Regime change is rarely a gentle affair. New rulers are often keen to make their mark quickly, and Standard Chartered’s Bill Winters is no exception. In fact, since becoming boss a month ago, he’s proved himself rather a dab hand with a branding iron.
After announcing his intention to accelerate the emerging-markets focused bank’s cost-cutting drive, Winters has turned his attention to the senior management team. Three are leaving, following several more over the last month, as part of the ex-JP Morgan investment chief's major restructuring of the organisation.
The problem with the current structure, he said in a letter to staff seen by the FT, was one of defining roles. ‘I’ve heard a lot about the complexity of our existing organisation – slow or no decisions and confusion about who is responsible for what,’ he said, smartly sticking it to the discredited old regime before presenting his alternative vision.
StanChart’s eight regional divisions are being cut to four, and the new bosses of these divisions will answer directly to him. There are also new chiefs for the three global business divisions – investment banking, retail and commercial –who will also report to Winters.
‘Finance, Technology and Operations will be managed globally and report to me,’ he added, the pattern beginning to emerge, ‘while Audit, as an independent function, will continue to report to the board, but on a day-to-day basis will have a direct line to [you guessed it] me.’
The main loser in Winters’ seizure of the levers of power, other than the departing personnel, of course, is his number two, Mike Rees.
The business divisional heads had reported to Rees in an unusual arrangement under former boss Peter Sands. Deprived of them, he’s been consoled with responsibility for brand and marketing, and the knowledge that Winters considers him a ‘critical adviser’. Surely about as cutting as management speak gets.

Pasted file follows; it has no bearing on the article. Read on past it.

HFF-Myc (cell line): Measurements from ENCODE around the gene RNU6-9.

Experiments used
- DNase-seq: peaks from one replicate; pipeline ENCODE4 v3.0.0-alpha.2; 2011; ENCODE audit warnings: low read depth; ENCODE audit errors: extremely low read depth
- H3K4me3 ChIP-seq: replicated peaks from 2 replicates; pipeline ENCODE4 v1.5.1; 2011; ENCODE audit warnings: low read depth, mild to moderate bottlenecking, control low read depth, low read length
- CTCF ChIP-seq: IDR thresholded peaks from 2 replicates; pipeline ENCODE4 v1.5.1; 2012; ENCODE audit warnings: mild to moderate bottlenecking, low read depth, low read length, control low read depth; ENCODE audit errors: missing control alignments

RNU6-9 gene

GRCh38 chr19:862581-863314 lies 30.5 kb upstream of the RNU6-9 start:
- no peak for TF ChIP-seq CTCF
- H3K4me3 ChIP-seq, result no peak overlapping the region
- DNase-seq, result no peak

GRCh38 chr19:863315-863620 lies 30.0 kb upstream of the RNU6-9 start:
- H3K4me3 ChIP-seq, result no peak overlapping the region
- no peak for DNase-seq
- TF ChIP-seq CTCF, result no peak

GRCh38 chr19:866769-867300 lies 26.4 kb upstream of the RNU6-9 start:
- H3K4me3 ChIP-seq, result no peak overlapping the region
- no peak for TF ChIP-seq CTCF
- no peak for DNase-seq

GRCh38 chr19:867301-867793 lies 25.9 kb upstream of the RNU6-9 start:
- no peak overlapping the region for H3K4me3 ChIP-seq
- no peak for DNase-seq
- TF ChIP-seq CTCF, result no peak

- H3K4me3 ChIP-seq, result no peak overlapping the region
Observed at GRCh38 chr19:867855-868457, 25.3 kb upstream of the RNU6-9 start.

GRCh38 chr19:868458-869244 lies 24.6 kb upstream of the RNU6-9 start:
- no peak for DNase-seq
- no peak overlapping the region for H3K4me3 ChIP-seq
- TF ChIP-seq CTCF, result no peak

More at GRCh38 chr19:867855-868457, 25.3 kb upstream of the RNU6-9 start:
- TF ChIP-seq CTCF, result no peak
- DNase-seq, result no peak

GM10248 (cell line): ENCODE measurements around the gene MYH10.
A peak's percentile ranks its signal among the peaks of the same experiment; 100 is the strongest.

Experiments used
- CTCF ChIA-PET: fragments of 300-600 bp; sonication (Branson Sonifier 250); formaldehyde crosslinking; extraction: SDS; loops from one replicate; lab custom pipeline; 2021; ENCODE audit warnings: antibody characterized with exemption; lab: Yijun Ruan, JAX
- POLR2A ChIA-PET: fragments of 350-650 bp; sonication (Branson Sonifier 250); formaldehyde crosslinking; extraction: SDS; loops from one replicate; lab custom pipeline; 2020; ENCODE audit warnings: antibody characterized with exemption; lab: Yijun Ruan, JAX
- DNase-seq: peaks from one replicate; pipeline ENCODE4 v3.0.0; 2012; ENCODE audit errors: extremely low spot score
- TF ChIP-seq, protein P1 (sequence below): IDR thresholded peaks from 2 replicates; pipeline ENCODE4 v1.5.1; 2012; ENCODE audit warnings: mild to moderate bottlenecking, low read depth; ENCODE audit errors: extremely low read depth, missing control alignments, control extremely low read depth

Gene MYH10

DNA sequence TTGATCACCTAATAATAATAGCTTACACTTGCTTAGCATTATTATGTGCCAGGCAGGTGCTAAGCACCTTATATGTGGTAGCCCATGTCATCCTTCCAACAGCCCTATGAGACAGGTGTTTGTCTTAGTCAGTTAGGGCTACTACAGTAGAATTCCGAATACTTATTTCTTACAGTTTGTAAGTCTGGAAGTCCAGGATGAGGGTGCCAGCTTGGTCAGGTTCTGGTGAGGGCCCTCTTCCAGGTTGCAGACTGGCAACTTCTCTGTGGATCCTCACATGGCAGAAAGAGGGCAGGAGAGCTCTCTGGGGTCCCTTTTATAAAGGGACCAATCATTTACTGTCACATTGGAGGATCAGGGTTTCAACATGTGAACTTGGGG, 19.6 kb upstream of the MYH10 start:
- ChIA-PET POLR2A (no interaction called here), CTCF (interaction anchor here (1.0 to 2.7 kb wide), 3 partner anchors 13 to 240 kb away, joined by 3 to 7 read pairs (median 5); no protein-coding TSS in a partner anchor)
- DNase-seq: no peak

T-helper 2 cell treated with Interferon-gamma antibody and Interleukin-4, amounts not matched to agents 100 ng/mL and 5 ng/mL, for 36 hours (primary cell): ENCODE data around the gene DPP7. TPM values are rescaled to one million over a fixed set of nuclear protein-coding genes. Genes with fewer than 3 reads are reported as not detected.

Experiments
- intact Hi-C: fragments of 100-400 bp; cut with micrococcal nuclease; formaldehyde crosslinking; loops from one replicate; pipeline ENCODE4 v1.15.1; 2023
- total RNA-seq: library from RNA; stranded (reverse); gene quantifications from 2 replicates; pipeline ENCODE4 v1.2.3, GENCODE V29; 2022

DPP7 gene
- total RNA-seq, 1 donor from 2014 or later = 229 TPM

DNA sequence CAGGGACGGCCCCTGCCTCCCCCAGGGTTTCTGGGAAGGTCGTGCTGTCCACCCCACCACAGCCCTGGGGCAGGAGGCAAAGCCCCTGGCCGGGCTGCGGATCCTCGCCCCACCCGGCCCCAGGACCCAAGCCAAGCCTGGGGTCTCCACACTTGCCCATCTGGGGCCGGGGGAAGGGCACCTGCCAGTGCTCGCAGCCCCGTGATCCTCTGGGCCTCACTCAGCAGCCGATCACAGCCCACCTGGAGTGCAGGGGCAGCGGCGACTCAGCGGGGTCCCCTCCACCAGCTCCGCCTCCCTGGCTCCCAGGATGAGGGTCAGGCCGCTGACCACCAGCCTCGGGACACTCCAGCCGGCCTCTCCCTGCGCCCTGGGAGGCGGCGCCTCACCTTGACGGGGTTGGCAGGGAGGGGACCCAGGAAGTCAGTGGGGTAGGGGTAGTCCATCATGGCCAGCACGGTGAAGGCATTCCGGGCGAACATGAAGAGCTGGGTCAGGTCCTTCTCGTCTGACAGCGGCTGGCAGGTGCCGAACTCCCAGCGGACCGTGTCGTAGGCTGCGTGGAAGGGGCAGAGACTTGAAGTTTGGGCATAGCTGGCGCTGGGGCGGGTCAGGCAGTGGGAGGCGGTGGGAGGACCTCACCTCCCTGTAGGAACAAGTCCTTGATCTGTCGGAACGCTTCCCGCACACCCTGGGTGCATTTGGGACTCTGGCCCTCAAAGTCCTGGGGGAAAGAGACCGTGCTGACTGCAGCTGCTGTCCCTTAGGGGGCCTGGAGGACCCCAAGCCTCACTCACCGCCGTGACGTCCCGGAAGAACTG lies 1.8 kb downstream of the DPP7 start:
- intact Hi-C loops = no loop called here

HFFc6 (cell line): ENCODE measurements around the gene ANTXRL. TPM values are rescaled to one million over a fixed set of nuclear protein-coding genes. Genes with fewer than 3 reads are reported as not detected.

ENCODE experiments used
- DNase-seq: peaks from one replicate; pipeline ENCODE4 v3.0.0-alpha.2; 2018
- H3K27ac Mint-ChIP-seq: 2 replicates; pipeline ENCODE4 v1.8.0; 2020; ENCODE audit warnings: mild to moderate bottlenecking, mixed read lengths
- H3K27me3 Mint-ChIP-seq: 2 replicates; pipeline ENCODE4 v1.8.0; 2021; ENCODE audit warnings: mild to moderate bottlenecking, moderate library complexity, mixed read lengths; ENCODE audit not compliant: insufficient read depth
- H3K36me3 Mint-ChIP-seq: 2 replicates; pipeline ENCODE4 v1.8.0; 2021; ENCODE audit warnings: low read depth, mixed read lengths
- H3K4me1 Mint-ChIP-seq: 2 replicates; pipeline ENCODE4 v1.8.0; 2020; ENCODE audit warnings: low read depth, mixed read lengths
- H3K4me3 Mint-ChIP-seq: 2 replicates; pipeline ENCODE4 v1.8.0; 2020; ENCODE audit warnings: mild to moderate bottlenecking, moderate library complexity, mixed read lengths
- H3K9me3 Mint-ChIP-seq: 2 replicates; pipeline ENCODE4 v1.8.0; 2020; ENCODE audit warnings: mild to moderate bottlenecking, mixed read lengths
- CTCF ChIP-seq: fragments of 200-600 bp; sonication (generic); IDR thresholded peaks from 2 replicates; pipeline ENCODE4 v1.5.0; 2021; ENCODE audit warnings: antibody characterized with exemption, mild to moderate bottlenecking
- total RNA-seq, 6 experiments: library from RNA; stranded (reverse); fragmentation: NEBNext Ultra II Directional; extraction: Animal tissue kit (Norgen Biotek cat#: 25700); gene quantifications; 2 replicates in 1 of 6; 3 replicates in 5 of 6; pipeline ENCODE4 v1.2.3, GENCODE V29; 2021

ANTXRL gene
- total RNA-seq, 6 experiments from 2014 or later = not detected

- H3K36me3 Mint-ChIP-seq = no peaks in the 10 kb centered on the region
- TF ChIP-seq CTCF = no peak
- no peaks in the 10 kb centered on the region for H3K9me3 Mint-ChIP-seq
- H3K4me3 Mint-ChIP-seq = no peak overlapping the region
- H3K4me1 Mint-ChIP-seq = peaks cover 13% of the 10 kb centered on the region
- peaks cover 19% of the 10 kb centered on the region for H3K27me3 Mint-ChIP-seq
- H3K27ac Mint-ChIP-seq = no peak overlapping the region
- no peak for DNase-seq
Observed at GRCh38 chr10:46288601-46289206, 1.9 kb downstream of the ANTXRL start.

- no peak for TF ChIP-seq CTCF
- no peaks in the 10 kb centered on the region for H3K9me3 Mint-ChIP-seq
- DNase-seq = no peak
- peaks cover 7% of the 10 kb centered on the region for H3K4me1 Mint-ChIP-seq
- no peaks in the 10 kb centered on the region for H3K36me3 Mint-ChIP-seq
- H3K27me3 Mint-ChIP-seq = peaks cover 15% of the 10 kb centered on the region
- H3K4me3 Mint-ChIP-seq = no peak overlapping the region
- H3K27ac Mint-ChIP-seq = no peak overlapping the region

None of this really should come as a surprise. Winters is in place because investors weren’t happy with the bank’s declining performance since 2013. He’s there to turn it around, and was given carte blanche on which to do it. Breaking firmly with the past was the logical first step.
Besides, this gives Winters the ability to promote or hire what is largely a new team. They owe their positions to him and his strategy, which means he can be fairly sure they buy into it. His direct oversight also gives him the best chance of making sure they stick to it.
‘Change is disruptive and unsettling,’ he told staff by way of encouragement, ‘but it can also be energising.’ Read: there’s an opportunity if you’re willing to play ball.
Winters was smart to go in hard and fast. His carte blanche from shareholders comes with a time limit. He has to deliver improved performance relatively soon, in the face of Sands’ ‘perfect storm’ of falling commodity prices, low interest rates and volatility, ‘regulatory challenges’ and hesitance towards emerging markets.
These external forces were what pulled profits down 30% in 2014, and there’s not much Winters can do about them. He therefore had to find internal ways of improving performance, with all the turbulence that causes, and that's meant placing the responsibility for success or failure firmly on his own shoulders. In the circumstances, the softly softly approach was never the way to go.